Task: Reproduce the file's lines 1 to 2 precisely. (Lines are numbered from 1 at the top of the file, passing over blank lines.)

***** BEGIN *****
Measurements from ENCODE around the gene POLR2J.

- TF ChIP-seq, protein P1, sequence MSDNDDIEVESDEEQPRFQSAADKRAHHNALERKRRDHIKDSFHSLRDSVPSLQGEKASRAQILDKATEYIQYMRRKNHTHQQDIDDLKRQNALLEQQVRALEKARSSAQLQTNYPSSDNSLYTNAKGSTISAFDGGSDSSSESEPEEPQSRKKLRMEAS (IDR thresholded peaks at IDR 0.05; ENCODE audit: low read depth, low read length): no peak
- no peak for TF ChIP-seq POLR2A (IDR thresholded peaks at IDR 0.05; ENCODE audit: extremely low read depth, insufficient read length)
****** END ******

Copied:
Measurements from ENCODE around the gene POLR2J.

- TF ChIP-seq, protein P1, sequence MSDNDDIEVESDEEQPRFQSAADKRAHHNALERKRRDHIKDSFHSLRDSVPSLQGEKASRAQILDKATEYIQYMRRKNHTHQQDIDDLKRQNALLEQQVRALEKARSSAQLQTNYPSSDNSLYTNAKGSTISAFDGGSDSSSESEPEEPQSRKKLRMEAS (IDR thresholded peaks at IDR 0.05; ENCODE audit: low read depth, low read length): no peak